In the intensive care setting, most physiologic parameters are monitored automatically. However, urine output (UO) is still monitored hourly by manually handled urinometers. This study evaluated an automatic urinometer (AU) and compared it with a manual urinometer (MU).
This prospective study was carried out in the intensive care unit of a cardio-thoracic surgical clinic. In postoperative patients (n = 34) with indwelling urinary catheters and an expected stay of 24 hours or more, hourly UO samples were measured with an AU (Sippi®, Observe Medical, Gothenburg, Sweden, n = 220) or a MU (UnoMeter™ 500, Unomedical a/s, Birkeroed, Denmark, n = 188), and thereafter validated by cylinder measurements. Malposition of instrument at reading excluded measurement. Data were analyzed with the Bland-Altman method. The performance of the MU was used as minimum criteria of acceptance when the AU was evaluated. The loss of precision with the MU due to temporal deviation from fixed hourly measurements were recorded (n = 108). A questionnaire, filled out by the ward staff (n = 28), evaluated the ease of use of the AU compared with the MU.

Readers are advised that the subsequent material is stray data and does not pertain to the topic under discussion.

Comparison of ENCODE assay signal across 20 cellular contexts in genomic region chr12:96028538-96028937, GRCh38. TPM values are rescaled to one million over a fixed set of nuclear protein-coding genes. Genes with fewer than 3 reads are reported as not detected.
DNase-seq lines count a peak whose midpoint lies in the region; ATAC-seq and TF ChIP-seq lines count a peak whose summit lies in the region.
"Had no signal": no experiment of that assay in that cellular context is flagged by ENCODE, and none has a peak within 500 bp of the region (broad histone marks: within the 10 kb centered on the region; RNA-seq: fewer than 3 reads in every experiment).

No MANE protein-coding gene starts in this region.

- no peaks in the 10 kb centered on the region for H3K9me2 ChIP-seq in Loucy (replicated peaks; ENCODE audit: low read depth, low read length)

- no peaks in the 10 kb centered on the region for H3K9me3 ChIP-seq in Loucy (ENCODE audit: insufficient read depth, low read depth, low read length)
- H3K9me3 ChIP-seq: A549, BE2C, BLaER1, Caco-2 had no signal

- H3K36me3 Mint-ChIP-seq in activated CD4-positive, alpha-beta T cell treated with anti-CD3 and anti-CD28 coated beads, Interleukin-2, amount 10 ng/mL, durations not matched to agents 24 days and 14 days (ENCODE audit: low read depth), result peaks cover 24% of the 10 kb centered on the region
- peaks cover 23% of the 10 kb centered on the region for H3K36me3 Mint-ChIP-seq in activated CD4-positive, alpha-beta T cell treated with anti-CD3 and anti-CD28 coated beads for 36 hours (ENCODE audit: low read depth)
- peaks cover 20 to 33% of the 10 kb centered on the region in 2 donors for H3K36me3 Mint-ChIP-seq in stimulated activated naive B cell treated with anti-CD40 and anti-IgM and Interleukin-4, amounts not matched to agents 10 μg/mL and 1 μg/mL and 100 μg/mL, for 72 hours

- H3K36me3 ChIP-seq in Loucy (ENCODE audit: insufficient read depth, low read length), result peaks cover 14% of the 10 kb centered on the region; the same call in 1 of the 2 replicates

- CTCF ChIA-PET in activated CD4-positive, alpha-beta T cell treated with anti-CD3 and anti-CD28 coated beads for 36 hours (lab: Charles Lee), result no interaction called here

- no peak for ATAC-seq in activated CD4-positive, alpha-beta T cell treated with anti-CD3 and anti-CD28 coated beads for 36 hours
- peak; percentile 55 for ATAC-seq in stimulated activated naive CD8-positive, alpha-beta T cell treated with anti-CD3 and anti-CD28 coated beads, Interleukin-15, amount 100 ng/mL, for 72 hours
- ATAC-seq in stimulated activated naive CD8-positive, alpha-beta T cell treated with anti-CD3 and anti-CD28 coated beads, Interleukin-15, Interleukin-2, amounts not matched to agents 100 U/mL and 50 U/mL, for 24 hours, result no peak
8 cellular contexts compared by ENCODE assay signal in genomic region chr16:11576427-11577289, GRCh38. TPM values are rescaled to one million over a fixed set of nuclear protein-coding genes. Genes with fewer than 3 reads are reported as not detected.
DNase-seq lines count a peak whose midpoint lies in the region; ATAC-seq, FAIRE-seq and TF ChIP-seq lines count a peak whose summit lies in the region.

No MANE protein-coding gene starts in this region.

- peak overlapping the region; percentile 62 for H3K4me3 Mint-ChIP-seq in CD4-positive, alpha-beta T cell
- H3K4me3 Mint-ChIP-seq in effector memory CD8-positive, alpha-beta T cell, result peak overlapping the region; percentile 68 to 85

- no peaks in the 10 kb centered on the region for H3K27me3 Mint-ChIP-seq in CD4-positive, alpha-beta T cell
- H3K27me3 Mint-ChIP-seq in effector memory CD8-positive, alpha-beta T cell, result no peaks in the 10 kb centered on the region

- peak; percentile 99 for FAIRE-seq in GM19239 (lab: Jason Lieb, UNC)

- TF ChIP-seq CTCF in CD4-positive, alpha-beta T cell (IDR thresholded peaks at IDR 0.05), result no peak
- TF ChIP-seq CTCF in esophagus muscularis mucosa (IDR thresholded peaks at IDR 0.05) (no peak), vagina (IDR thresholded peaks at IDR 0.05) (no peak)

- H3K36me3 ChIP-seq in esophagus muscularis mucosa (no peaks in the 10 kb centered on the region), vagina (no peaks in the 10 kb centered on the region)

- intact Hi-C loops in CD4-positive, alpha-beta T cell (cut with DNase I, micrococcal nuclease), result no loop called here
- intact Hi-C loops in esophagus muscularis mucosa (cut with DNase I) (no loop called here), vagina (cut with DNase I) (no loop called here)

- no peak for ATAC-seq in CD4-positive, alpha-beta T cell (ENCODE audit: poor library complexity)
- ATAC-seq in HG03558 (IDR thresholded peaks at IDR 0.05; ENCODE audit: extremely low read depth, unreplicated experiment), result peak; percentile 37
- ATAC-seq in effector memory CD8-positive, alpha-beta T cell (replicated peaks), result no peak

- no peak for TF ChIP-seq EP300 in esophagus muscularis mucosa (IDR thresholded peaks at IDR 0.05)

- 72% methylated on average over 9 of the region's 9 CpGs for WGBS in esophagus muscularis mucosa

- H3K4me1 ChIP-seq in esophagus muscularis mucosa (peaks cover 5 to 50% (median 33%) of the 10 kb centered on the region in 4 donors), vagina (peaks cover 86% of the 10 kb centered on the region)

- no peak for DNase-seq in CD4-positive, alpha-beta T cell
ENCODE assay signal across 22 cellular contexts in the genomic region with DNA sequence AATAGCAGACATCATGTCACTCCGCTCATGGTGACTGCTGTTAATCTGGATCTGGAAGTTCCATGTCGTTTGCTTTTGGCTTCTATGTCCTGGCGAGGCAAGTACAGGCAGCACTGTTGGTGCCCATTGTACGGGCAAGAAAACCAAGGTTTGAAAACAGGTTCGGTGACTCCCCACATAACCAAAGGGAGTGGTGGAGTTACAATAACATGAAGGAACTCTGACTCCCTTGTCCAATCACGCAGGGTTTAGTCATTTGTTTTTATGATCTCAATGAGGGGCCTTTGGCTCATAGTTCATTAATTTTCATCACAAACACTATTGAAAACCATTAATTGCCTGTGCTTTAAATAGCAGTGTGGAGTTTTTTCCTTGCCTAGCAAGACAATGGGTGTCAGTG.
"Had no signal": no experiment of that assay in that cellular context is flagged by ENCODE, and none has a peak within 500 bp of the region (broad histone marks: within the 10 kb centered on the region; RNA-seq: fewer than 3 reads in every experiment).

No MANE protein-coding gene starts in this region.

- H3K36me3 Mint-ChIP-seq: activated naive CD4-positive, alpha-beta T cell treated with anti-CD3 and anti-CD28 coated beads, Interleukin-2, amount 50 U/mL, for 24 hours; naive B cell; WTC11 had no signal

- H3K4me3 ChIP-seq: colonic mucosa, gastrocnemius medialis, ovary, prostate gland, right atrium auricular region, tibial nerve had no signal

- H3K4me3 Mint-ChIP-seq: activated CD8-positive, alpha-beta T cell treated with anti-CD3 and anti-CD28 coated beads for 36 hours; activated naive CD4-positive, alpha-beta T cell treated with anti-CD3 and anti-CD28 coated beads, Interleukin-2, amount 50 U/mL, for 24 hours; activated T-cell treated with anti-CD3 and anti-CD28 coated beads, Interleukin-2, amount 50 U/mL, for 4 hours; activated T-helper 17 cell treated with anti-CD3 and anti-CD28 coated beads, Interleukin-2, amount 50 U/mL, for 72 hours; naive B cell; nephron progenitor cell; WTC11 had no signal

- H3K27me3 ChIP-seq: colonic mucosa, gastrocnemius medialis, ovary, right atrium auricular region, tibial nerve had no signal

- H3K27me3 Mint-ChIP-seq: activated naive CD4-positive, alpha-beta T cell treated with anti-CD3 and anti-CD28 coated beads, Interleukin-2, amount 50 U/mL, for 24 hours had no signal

Bland-Altman analysis showed a smaller mean bias for the AU, +1.9 ml, compared with the MU, +5.3 ml (p < 0.0001). There was no statistical difference in measurement precision between the two urinometers, defined by their limits of agreement (±15.2 ml vs. ±16.6 ml, p = 0.11). The mean temporal variation with the MU was ±7.4 minutes (±12.4%), limits of agreement ±23.9 minutes (±39.8%), compared with no temporal variation with the AU (p < 0.0001). The ward staff considered the AU easy to learn and rated it higher than the MU (p < 0.0001).
The AU was non-inferior to the MU and significantly better in terms of bias, temporal deviation and staff opinion, although the clinical relevance of these findings may be open to discussion.